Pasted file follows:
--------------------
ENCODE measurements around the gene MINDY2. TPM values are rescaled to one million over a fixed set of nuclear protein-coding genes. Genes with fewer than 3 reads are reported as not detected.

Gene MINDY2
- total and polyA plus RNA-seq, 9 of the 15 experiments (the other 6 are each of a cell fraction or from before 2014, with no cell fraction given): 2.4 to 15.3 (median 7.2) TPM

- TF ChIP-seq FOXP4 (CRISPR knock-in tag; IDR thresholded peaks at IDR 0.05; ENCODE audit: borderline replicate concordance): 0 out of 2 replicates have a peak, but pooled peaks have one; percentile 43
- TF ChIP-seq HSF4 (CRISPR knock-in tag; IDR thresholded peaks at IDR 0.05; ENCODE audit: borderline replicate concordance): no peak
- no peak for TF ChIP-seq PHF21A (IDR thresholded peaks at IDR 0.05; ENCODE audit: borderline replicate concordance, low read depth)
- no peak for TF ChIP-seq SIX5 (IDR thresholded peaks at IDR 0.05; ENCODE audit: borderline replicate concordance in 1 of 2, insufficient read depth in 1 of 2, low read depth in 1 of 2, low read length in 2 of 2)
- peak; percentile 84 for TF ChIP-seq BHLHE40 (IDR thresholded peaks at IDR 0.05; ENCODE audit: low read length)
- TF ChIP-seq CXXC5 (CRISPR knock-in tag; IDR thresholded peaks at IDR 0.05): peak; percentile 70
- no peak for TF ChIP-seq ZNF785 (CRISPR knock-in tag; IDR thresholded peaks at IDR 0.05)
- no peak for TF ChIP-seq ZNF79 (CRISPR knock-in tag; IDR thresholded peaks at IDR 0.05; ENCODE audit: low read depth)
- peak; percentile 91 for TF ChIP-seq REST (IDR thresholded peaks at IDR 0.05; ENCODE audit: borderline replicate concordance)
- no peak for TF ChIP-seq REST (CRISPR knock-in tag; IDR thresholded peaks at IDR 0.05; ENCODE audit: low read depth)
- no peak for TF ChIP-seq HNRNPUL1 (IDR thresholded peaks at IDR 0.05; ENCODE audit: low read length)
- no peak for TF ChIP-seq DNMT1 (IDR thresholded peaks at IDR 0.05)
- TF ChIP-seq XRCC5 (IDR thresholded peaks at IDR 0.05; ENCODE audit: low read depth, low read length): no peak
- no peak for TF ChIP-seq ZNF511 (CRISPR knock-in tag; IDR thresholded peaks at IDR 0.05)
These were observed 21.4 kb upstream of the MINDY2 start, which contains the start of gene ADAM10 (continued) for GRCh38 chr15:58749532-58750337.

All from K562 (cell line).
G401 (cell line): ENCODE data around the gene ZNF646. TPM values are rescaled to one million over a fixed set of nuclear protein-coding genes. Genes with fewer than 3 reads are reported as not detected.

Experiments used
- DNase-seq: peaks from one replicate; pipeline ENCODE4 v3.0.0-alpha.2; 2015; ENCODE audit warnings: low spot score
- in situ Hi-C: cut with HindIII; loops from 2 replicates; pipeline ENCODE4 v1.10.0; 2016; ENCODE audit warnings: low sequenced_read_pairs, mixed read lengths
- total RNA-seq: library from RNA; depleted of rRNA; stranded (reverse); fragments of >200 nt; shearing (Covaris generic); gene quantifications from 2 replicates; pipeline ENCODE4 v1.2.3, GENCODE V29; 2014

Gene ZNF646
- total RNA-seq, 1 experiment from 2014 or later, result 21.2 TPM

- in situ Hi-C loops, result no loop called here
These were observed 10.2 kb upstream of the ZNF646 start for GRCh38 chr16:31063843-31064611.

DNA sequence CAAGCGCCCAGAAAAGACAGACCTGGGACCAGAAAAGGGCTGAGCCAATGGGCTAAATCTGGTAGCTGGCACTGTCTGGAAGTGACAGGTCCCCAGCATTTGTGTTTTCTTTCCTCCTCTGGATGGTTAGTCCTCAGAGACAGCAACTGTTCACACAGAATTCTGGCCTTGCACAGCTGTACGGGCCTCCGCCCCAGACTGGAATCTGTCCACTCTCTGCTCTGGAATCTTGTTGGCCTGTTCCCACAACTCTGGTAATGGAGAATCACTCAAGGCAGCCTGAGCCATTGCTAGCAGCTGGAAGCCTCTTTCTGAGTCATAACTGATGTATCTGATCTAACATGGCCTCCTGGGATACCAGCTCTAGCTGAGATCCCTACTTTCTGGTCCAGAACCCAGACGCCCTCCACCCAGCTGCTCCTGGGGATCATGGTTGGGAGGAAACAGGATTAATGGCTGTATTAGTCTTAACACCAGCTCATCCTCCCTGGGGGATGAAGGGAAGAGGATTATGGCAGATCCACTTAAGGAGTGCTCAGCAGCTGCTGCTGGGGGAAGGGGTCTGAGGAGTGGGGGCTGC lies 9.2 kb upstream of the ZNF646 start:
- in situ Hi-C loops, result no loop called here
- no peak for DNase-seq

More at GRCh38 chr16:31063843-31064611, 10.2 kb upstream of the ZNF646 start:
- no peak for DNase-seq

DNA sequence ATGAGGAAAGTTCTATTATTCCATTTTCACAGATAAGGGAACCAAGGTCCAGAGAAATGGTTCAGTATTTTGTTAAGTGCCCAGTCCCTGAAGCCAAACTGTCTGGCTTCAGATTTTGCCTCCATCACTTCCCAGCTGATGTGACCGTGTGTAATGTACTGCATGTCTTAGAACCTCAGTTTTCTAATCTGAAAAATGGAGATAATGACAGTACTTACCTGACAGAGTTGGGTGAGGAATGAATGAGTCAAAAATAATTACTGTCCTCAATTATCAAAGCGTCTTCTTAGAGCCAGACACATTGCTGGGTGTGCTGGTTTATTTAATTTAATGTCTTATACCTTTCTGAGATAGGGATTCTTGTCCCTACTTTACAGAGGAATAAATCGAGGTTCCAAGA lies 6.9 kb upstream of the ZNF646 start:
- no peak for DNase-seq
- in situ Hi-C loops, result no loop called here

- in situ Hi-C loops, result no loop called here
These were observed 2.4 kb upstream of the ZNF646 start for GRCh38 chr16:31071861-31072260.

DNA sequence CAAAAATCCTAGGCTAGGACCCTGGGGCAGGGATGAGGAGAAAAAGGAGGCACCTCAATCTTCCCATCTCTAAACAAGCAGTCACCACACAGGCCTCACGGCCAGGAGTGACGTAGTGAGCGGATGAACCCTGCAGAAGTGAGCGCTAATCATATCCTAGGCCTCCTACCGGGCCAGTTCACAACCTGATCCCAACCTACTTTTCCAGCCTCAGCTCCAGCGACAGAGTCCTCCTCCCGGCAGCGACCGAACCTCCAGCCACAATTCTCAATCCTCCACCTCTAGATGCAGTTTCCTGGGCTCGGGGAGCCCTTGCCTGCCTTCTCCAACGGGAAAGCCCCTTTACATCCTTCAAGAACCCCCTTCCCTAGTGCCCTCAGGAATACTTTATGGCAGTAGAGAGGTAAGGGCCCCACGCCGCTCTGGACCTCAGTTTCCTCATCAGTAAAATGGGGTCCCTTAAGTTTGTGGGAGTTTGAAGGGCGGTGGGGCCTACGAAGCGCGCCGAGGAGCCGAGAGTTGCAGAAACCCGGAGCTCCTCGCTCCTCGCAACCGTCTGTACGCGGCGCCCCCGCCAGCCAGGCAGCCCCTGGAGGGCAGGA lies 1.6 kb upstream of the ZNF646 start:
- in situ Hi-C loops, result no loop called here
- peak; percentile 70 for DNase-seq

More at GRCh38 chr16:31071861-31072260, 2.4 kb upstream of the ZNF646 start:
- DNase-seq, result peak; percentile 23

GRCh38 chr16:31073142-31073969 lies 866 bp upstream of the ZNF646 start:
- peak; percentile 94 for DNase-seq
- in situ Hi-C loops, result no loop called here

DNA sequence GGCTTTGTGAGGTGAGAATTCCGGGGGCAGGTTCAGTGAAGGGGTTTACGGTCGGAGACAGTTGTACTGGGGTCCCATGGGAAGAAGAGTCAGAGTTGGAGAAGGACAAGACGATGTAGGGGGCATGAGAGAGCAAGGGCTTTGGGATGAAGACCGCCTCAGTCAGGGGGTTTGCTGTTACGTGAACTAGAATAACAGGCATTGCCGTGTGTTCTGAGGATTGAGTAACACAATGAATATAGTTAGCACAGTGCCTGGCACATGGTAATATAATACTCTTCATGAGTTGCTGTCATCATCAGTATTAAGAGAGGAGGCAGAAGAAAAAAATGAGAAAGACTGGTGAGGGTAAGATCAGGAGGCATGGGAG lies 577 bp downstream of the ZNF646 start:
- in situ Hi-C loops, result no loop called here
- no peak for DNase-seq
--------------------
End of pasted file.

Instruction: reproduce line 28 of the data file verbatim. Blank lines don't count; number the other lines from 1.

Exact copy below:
These were observed 10.2 kb upstream of the ZNF646 start for GRCh38 chr16:31063843-31064611.